Denial FOLLOWED BY a shock…
At first, following Karl’s death, I am not pessimistic about my harsh new reality because I do not believe what is happening to me. The shock is somewhat softened by finding that I can communicate directly with Karl. I begin writing to him on March 7, 2016, a month after his death, noting in my journal:
I am struggling with the excruciating pain of losing you. I wake up and pray that it’s only a bad dream.
After two and a half weeks, I receive a brief reply from Karl.
Looking down at my journal in the Armonica Café in Nimbin, I breathe a deep breath: an unexpectedly deep breath. I realize I am recording Karl’s words.
Karl says simply,
I hope you are doing well and that your injuries have healed okay. You know I didn’t mean to hurt you. I did not choose to go off the road, you know. The road was slippery, and I just lost control. That was it. I’m glad you tried to save me, but, honestly, I am fine now.
Is this really Karl speaking?
I stare at my journal. This is Karl, for sure. I have written those words, but those are his words, in his unique Germanic style. I can almost hear his accent.
The following day, Karl writes again, saying that he cannot explain what things are like where he is:
I can’t tell you much about what’s happening up here — because my explanations wouldn’t make much sense to you. It’s probably like what you imagined — and not.
Then he adds a tiny, tantalizing snippet:
I am fine. There is lots to do – homework, even, and I am also called on a bit to help, though it’s early days. You are my main concern/interest/project.
Months later, he elaborates a bit:
I can’t explain how it is where I am because you wouldn’t understand it. It’s a totally different thing — world — whatever. Not at all like Earth.
Before Christmas, 2016, Karl makes another attempt to explain (by that time, I accept that details of his circumstances must remain a mystery and I stop asking about them):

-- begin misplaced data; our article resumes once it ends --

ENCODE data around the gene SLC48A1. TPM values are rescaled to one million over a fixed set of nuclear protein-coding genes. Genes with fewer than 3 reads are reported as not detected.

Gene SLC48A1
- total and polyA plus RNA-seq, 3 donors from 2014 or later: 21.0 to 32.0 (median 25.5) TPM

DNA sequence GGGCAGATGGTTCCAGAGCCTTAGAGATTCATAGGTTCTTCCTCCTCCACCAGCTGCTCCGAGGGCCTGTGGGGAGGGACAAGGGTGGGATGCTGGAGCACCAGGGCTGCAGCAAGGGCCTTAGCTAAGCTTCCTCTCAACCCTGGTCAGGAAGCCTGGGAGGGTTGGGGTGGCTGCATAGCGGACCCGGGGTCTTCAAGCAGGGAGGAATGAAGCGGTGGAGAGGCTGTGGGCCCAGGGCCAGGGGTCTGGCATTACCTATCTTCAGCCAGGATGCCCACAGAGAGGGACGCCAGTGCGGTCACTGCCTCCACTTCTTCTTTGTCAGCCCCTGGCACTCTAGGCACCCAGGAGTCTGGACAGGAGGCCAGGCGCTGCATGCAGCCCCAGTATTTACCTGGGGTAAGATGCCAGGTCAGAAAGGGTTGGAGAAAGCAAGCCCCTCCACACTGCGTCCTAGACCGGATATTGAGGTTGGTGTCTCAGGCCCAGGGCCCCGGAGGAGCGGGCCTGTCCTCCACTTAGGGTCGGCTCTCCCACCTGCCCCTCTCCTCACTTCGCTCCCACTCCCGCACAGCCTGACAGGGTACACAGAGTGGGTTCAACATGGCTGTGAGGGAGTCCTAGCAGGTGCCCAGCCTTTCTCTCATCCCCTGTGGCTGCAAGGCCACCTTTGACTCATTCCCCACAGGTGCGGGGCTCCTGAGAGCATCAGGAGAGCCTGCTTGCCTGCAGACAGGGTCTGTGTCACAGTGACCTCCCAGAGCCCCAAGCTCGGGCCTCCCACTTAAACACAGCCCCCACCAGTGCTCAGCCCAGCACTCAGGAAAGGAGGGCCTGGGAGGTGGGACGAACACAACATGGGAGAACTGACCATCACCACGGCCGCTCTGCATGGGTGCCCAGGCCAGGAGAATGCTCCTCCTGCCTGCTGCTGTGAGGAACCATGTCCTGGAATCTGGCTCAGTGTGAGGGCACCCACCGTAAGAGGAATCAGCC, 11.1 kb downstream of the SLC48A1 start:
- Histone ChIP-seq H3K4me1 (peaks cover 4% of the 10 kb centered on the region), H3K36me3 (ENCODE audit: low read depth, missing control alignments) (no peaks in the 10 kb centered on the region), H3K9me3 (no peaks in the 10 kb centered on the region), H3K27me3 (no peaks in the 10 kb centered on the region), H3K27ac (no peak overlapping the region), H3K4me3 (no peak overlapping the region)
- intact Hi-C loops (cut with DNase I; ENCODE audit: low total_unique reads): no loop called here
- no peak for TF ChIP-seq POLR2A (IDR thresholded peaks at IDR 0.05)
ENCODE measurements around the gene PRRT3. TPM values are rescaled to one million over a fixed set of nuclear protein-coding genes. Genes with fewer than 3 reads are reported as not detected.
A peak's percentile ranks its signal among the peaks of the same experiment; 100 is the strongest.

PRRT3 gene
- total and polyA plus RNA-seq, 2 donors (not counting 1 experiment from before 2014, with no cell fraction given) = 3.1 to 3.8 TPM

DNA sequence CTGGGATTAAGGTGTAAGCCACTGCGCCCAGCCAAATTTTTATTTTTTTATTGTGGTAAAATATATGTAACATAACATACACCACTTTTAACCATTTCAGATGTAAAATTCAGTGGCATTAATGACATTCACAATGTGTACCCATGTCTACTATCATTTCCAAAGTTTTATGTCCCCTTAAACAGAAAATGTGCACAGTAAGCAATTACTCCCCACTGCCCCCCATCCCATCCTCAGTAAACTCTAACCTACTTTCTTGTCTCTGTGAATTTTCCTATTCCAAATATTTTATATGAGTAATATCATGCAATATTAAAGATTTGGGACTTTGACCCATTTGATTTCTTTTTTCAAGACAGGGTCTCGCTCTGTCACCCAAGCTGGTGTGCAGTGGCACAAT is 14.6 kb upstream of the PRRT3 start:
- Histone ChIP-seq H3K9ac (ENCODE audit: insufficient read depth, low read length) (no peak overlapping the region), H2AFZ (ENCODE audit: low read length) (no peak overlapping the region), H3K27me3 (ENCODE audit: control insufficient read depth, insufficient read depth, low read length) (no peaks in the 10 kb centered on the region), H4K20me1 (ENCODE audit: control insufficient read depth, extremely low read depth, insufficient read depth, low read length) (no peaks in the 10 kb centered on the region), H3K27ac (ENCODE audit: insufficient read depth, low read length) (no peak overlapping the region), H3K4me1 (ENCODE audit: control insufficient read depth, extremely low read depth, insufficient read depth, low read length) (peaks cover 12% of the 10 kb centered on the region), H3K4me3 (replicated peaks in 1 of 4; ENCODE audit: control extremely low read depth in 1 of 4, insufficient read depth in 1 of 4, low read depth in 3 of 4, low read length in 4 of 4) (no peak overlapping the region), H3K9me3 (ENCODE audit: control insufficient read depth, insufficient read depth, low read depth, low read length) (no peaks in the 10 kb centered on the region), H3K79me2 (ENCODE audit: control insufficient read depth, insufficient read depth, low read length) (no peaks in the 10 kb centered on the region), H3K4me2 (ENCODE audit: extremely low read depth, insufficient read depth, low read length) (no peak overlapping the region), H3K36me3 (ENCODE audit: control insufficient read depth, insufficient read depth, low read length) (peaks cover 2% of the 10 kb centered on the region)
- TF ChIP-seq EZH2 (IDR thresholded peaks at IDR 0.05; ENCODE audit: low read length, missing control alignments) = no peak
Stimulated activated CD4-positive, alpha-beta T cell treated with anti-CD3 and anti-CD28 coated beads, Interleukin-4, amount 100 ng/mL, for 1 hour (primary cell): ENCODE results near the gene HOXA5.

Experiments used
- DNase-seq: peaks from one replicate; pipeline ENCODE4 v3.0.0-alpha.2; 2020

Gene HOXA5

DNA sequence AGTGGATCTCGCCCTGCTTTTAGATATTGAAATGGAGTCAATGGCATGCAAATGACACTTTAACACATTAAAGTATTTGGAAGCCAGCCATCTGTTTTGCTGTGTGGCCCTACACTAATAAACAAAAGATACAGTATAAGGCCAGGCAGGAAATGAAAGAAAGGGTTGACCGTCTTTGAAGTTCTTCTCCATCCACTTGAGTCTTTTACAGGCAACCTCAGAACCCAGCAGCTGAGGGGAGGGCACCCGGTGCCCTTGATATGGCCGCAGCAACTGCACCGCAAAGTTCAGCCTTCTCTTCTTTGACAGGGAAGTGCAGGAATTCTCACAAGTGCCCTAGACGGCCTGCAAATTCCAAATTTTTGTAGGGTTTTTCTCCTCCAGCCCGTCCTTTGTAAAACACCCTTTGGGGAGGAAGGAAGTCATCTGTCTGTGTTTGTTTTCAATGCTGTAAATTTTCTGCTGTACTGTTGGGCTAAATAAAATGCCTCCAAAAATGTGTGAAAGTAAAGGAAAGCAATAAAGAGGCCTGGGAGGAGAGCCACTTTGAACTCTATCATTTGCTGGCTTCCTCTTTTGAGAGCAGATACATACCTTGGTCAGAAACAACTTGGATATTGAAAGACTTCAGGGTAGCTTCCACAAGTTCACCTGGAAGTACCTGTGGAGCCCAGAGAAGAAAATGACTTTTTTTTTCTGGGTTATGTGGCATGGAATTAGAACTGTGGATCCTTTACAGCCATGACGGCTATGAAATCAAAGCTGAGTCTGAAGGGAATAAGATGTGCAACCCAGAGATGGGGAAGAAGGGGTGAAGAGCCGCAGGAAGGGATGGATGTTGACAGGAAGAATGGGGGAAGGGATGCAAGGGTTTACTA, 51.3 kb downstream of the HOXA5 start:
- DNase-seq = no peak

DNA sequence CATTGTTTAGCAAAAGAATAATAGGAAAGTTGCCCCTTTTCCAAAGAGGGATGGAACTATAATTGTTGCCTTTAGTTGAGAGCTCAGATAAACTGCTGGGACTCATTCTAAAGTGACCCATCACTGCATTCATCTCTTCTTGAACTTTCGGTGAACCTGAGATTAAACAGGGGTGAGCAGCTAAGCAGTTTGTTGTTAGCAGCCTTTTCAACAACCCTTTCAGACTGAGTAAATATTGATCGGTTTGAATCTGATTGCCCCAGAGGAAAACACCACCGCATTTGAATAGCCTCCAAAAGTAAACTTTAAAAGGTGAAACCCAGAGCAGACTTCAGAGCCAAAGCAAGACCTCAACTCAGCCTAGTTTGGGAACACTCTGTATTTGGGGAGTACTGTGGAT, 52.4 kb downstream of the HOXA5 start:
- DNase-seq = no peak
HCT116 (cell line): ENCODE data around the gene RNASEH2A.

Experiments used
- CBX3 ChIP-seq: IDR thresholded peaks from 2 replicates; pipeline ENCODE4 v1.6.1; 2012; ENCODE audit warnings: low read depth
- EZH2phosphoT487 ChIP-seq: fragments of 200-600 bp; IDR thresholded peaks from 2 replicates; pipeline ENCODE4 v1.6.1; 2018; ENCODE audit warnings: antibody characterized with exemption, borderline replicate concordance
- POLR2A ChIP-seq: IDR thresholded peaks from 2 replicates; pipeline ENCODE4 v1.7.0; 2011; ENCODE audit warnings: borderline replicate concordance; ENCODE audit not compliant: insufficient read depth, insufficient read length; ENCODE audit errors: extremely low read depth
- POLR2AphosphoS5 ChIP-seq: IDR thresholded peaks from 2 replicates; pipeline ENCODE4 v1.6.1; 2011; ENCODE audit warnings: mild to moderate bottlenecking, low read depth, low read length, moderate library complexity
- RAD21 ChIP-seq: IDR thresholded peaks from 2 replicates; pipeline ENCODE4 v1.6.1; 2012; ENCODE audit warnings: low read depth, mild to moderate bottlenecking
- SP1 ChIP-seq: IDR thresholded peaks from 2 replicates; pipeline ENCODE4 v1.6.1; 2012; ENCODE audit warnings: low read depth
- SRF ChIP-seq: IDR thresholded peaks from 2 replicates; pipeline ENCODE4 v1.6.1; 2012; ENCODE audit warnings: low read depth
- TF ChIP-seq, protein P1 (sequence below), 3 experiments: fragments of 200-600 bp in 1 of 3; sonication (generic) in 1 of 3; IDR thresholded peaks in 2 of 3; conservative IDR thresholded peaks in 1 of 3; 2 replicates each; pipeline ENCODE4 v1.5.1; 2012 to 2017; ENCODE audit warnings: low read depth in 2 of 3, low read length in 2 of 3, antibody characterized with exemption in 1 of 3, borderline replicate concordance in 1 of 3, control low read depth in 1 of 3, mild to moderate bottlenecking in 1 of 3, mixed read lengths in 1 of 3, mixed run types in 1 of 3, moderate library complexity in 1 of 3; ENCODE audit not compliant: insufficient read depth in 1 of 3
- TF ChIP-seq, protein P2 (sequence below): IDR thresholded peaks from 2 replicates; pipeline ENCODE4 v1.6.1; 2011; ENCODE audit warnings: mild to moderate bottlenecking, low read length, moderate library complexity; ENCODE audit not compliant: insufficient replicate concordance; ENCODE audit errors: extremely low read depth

Life on the other side has to be a bit of a mystery to humans. It’s how things are organized. What you have worked out is that death is not the final curtain, that I am accessible, and that this connection we have is real.
Something about Karl’s reluctance to describe where he was (in heaven? the afterlife?) appeal to me. Some time after his death, I read the compelling book, The Afterlife of Billy Fingers ( Kagan, 2013). While I love the book, I do not believe Kagan’s (or Billy’s) detailed descriptions of Billy’s afterlife environment.
A daily ritual
After receiving Karl’s first message in March 2016, I follow a daily ritual, and Karl responds. After a few sips of my coffee, I begin by merely recording three blessings (or three things went well the previous day, or that brought me joy).
Verbs are like art to the dead
Then, remembering Rudolf Steiner’s advice that verbs are like art to the dead and we should express appreciation for the dead in active terms, I write a few sentences of appreciation about Karl, focusing on what he did rather than who he was.
My Sufi friend, Rose Gardener, is particularly taken by this concept of focussing on action, rather than “who” the person is. Sacred Sufi writing makes a distinction is made between the (incorrect) view that the soul is a “noun” and the correct view that the word might more accurately be thought of as a “verb,” an ongoing process or activity of God.